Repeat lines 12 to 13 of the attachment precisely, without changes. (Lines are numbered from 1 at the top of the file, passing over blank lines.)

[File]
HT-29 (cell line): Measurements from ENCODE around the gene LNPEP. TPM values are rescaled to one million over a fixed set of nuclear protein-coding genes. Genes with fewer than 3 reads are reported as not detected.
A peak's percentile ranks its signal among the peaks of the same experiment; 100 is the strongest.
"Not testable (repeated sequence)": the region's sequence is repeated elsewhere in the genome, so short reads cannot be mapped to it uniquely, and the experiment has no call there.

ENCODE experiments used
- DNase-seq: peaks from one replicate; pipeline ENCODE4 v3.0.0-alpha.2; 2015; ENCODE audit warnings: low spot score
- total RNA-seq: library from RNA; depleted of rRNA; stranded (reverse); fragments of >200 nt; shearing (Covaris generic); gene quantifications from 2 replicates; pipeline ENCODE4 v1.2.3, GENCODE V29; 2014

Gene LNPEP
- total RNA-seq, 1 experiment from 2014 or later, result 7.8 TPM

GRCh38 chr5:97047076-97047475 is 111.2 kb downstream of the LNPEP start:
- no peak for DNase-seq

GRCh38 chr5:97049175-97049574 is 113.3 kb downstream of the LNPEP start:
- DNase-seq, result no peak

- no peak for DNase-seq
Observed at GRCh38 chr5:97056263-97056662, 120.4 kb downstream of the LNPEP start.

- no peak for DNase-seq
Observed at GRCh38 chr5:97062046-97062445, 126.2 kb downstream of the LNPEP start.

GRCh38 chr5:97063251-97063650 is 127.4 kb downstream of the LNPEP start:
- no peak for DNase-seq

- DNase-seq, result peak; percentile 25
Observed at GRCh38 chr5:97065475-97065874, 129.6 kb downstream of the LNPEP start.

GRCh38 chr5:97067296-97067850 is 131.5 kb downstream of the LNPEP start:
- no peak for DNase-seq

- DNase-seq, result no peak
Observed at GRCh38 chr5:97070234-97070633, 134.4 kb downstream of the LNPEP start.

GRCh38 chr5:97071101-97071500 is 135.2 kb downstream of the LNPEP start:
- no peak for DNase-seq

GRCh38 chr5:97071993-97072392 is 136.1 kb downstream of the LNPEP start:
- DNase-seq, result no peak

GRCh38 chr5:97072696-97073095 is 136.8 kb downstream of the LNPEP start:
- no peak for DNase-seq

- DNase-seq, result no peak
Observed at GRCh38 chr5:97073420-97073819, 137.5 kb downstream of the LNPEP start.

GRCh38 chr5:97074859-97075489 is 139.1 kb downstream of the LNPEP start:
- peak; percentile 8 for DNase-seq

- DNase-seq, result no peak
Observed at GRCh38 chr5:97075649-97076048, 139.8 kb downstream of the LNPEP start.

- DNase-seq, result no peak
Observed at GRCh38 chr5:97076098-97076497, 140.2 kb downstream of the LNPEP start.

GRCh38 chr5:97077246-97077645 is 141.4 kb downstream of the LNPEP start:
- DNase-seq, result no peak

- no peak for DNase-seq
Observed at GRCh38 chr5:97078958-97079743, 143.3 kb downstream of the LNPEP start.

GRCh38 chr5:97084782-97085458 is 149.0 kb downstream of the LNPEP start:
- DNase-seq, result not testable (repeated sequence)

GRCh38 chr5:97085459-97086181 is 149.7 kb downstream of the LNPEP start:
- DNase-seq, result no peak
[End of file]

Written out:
- DNase-seq, result no peak

- no peak for DNase-seq